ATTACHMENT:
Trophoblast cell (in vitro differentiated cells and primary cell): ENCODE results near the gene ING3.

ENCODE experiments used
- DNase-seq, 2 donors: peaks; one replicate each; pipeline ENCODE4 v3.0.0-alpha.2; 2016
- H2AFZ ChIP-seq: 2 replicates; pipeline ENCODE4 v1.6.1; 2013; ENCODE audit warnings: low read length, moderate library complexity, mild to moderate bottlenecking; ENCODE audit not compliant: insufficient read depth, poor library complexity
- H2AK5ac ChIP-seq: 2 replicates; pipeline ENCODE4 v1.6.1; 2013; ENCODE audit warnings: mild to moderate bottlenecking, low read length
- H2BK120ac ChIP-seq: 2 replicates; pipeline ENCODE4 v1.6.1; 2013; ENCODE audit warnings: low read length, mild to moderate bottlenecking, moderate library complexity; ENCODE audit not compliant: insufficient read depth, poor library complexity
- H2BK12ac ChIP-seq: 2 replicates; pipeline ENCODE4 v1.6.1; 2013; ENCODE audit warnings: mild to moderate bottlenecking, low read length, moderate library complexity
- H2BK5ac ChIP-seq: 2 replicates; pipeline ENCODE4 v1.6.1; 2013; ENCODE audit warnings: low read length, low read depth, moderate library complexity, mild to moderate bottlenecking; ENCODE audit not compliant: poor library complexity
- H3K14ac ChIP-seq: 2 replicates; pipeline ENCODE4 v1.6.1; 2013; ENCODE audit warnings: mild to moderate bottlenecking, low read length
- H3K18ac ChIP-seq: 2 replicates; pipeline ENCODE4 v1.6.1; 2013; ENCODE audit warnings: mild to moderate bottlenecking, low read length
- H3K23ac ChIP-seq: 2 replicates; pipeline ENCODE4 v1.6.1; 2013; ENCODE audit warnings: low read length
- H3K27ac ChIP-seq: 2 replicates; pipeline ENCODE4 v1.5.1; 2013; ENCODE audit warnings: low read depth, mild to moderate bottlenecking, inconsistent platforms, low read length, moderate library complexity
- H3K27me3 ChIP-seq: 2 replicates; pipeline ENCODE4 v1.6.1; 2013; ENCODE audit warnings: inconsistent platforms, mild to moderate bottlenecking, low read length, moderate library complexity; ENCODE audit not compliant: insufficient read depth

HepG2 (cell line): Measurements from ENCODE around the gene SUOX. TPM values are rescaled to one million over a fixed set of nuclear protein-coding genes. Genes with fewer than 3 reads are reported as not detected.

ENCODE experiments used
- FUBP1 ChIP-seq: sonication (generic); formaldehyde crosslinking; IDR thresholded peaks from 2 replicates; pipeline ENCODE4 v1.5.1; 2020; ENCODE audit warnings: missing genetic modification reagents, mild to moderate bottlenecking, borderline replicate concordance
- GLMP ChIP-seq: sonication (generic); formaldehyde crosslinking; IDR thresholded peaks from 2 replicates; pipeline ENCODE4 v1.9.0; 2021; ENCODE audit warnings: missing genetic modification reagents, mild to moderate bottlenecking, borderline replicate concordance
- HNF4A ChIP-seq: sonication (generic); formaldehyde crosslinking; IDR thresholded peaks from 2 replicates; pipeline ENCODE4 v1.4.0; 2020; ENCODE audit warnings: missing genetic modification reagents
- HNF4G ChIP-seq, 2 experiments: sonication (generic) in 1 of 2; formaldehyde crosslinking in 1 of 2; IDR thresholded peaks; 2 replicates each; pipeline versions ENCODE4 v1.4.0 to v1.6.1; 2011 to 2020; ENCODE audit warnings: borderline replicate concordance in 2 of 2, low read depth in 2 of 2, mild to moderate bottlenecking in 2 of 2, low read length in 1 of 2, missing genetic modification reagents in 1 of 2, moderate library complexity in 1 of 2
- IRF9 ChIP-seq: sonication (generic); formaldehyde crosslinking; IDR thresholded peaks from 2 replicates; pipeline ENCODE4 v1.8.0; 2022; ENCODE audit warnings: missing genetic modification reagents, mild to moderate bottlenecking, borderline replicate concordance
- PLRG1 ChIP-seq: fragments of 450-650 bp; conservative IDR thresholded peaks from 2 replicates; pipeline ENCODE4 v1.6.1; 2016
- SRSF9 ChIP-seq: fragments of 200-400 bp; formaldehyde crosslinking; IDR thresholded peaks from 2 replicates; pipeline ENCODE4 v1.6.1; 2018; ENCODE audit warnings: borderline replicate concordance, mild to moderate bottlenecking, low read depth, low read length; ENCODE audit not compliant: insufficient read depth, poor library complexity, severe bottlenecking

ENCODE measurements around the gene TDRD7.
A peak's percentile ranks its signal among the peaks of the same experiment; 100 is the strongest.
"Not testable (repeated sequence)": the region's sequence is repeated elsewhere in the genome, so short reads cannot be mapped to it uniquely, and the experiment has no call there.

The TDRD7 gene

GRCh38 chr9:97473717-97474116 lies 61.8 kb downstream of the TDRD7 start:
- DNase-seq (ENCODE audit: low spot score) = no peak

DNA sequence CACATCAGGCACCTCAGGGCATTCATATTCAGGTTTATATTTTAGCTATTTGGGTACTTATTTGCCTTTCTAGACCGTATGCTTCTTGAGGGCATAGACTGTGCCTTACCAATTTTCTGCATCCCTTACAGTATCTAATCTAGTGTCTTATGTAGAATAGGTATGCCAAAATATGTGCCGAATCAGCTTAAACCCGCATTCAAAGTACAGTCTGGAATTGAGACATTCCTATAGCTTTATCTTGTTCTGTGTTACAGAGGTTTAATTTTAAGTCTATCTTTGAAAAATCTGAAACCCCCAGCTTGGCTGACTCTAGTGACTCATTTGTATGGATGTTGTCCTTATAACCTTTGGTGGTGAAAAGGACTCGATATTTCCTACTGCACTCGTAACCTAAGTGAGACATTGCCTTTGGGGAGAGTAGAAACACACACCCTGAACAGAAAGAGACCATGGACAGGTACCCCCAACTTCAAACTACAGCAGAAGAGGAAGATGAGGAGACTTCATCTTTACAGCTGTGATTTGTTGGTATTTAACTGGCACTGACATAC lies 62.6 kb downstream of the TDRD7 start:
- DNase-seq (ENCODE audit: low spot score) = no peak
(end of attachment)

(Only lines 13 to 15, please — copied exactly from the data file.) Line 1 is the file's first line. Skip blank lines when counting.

- H3K27me3 ChIP-seq: 2 replicates; pipeline ENCODE4 v1.6.1; 2013; ENCODE audit warnings: inconsistent platforms, mild to moderate bottlenecking, low read length, moderate library complexity; ENCODE audit not compliant: insufficient read depth

HepG2 (cell line): Measurements from ENCODE around the gene SUOX. TPM values are rescaled to one million over a fixed set of nuclear protein-coding genes. Genes with fewer than 3 reads are reported as not detected.

ENCODE experiments used